The transition of the Jahrum Formation carbonate ramp to the Lower Oligocene mixed clastic-carbonate Razak Formation in the southeast Zagros Basin has been traditionally accounted by an increase of tectonic activity and fall in relative sea level combined with increased terrigenous input (Figures 13 and 14) (Alavi, 2004; Zohdi et al., 2011). The transition from a carbonate ramp platform of the Jahrum Formation to the mixed carbonate-siliciclastic shelf of the Razak Formation is here considered as the result of a continuous decrease in accommodation space in the outer-ramp margin as a function of relative sea-level change (Figures 3 and 10 to 13). This stratigraphic level is close to the Eocene/Oligocene Boundary at which a eustatic sea-level fall has been proposed by Haq et al. (1987). Elsewhere, there is no evidence for a Late Eocene depositional age such as found in many other localities on the Arabian Plate (e.g. Biladi-1 Well in North Oman, Abu Dhabi, Yemen and Saudi Arabia; Hughes Clarke, 1988; Brannan et al., 1999; Sharland et al., 2001).
The sequence-stratigraphic framework of the Jahrum Formation in the southeast Zagros Basin has not yet been in the focus of a modern sequence-stratigraphic study. We here present a tentative first model.
‘Second-Order’ Depositional Sequence: The overall sequence-stratigraphic pattern of the Jahrum Formation carbonates is perhaps best interpreted as a large-scale regressive unit (highstand system tract). Arguments include the stratigraphically underlying distal marine shale deposits of the Pabdeh Formation and the overlying carbonate-terrigenous shallow-marine to continental deposits of the Razak Formation (Figures 10 to 13). Comparing our findings with the Arabian Plate conceptual framework published in Sharland et al. (2001) the Jahrum Formation in the southeast Zagros Basin coincides with a second highstand system tract of the megasequence AP10 (Early Paleocene to Latest Eocene).
‘Third-Order’ Depositional Sequences: When focusing on the Jahrum Formation limestone successions in the study area, a further, higher-order pattern is obvious (Figures 10 to 13). In all studied outcrops, depositional sequences reflect a dominantly retrogradational stacking pattern prior to the formation of a maximum flooding interval (MFI), and a subsequent progradational and/or aggradational stacking geometry that accumulated during a relative sea-level highstand near the top of the succession.
Maximum Flooding Interval (MFI): In the Jahrum Formation outcrops, evidence for a specific, regionally significant maximum flooding surface (i.e. a well-defined marine hardground surface) is lacking. Nevertheless, there is a clear physical expression of the facies change between the transgressive and the highstand systems tracts in outcrops. We tentatively assign the interval of maximum flooding to this transition. Specifically, in the southern outcrop belt, the maximum flooding interval is placed at the end of the transgressive systems tract and of the onset of the planktonic mudstone sub-facies (Table 1). In the northern outcrop belts, the MFI is placed at the boundary between peloid bryozoan Nummulites red-algae packstone beneath and the grainstone sub-facies above (Table 1). Refer to Figures 10 and 11 for an overview.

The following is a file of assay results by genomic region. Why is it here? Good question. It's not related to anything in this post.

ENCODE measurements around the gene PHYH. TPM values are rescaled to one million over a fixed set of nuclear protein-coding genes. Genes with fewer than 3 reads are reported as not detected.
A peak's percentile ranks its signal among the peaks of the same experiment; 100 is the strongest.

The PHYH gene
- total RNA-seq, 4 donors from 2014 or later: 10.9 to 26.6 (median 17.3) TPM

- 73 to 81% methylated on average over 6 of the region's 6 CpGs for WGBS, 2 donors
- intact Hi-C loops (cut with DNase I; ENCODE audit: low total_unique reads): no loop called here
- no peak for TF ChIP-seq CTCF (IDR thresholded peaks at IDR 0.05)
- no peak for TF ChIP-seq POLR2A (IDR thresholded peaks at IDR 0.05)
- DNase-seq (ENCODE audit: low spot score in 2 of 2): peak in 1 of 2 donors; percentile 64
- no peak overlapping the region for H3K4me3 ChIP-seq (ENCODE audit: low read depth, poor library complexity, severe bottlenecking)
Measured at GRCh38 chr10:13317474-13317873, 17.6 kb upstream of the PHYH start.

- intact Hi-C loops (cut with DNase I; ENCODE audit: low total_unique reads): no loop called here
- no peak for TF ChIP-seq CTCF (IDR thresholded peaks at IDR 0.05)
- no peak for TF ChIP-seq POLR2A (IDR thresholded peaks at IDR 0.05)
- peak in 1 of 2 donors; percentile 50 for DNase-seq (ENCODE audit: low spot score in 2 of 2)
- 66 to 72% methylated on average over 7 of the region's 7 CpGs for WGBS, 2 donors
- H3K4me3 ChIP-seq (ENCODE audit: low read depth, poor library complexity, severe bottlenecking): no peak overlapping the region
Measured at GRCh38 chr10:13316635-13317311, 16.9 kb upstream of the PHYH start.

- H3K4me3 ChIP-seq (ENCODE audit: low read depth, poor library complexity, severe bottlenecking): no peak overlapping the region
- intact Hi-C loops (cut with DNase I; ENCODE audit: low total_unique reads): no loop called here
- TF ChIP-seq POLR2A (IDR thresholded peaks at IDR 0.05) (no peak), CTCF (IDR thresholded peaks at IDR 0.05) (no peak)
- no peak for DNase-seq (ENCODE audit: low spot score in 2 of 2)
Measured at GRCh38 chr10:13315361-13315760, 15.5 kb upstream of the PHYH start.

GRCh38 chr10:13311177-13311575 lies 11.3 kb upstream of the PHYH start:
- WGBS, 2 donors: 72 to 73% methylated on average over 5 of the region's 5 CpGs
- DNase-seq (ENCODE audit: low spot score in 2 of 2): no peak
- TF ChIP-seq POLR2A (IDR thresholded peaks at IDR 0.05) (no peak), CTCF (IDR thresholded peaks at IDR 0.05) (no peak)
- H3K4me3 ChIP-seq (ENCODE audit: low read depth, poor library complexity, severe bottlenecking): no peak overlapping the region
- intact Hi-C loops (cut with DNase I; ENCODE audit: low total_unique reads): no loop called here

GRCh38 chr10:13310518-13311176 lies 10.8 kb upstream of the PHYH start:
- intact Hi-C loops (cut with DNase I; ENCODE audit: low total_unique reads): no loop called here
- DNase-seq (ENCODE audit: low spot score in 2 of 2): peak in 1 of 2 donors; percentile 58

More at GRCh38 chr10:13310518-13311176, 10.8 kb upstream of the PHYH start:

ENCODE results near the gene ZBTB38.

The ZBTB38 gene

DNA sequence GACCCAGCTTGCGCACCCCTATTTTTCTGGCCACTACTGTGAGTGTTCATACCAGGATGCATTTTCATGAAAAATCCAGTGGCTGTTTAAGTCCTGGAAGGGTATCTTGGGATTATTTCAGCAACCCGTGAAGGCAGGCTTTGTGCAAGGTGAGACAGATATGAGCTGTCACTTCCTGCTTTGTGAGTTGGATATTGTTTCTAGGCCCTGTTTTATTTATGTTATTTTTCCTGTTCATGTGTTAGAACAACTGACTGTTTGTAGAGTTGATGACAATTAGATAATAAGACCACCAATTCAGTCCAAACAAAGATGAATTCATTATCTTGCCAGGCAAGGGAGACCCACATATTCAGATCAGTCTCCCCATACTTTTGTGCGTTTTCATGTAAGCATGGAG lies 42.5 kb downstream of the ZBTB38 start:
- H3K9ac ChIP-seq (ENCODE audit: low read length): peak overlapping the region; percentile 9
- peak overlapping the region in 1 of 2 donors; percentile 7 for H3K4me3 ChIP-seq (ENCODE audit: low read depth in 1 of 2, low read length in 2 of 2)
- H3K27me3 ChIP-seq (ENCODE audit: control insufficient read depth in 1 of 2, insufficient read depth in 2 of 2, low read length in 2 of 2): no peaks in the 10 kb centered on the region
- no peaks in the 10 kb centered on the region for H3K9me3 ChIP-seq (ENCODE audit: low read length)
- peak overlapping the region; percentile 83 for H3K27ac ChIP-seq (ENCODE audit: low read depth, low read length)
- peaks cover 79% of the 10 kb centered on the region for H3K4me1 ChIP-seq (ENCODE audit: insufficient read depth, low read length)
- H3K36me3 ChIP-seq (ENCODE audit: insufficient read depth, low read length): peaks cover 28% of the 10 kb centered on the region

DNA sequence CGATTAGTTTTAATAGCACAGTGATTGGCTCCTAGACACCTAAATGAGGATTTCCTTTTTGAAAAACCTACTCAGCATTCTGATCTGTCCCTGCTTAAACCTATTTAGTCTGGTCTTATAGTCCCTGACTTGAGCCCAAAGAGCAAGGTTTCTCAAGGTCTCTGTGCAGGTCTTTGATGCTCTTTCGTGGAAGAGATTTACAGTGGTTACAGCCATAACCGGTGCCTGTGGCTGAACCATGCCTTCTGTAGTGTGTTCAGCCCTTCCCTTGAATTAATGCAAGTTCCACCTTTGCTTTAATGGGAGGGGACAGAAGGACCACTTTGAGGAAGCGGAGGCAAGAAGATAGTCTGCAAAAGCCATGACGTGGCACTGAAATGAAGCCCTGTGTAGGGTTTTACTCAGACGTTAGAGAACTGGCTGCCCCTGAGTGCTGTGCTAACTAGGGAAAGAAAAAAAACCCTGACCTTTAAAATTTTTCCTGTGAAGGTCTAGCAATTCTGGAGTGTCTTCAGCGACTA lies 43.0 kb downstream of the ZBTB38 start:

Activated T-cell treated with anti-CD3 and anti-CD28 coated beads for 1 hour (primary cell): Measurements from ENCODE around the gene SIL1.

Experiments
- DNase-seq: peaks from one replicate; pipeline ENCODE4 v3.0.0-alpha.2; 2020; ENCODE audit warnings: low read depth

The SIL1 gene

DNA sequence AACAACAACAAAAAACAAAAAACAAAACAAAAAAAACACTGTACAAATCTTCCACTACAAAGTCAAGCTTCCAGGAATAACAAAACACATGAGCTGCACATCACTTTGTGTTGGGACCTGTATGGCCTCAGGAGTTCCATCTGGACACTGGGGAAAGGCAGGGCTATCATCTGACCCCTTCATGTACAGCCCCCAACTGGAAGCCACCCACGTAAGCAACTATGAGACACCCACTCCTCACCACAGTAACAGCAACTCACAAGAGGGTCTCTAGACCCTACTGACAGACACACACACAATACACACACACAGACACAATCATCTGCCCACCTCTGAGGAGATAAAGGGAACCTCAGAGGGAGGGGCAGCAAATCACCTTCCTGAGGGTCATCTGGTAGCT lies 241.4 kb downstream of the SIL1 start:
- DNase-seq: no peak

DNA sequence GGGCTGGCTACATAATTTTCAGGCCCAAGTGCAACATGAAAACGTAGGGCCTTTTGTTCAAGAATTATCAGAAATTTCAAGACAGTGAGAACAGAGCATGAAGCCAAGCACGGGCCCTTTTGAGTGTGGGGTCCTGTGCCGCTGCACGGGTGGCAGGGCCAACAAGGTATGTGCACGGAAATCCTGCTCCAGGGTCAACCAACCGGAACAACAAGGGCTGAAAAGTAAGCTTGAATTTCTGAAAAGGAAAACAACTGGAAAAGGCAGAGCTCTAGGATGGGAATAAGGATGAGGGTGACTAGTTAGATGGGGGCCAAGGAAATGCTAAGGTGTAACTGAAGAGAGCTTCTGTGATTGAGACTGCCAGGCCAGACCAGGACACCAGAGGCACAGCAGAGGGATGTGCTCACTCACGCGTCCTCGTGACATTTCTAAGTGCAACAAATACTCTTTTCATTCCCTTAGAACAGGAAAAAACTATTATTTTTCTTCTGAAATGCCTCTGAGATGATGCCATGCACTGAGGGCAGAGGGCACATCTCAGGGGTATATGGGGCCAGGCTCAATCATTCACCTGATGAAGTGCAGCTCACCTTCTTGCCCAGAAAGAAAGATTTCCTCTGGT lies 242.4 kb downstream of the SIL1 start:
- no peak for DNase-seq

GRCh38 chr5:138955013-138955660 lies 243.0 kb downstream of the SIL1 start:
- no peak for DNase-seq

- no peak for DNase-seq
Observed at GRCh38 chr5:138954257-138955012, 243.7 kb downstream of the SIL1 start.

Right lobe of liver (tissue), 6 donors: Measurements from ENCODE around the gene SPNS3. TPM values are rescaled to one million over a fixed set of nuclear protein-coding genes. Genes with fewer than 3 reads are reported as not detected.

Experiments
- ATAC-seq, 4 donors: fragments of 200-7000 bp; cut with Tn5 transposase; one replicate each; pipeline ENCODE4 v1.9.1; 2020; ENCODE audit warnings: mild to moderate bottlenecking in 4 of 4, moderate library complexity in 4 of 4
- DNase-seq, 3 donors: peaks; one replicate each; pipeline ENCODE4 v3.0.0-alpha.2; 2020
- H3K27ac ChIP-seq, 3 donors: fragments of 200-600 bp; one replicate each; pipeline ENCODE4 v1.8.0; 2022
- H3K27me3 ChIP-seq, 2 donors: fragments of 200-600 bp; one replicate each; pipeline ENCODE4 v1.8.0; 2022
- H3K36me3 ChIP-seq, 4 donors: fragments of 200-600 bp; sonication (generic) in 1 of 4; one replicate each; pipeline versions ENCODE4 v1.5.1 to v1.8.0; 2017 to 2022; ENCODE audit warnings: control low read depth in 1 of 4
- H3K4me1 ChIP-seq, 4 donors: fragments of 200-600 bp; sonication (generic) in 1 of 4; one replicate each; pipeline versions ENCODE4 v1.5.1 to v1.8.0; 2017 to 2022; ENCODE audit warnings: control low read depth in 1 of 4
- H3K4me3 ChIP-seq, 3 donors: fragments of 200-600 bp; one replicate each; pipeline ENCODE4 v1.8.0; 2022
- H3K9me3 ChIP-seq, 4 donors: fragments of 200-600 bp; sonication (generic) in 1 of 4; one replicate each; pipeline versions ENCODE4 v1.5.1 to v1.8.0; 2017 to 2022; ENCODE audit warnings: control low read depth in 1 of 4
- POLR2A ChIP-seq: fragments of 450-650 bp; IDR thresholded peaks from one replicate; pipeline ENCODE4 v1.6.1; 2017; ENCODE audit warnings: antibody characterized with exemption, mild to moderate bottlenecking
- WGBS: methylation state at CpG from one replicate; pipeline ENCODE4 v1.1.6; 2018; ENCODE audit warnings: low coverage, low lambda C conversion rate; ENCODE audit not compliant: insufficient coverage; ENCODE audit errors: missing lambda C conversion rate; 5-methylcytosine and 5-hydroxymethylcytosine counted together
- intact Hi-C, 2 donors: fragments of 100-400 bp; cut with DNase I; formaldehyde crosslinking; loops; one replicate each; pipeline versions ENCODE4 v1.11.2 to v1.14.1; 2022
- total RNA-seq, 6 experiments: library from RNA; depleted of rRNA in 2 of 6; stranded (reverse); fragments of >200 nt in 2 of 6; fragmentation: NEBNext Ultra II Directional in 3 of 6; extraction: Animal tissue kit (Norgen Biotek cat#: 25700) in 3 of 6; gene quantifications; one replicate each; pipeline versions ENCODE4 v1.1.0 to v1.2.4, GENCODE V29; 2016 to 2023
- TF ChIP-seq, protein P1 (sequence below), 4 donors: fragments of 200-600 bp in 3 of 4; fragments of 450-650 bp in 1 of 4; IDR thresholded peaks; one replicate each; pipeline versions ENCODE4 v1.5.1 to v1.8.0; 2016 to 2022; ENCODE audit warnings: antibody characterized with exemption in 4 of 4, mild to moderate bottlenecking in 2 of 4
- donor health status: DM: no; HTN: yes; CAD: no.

Transgressive Systems Tract: The transgressive system tract is recorded from all of the studied outcrops of Jahrum Formation (Figures 10 to 13). The transgressive systems tract is built up of Nummulites-Discocyclina facies, Nummulites facies and in northern outcrops Alveolina facies with abundant rotalia. This systems tract is restricted by the maximum flooding interval at the top with the planktonic mudstone at the southern outcrops and peloid bryozoan Nummulites red-algae packstone to grainstone sub-facies in the northern outcrops. In southern outcrops (e.g. Khush), the re-sedimented carbonate deposits in lower portions of the Jahrum Formation are restricted to the base level of this package and correspond to a conformable, but relatively sharp sequence boundary between Pabdeh and Jahrum formations during a drop in the relative sea-level.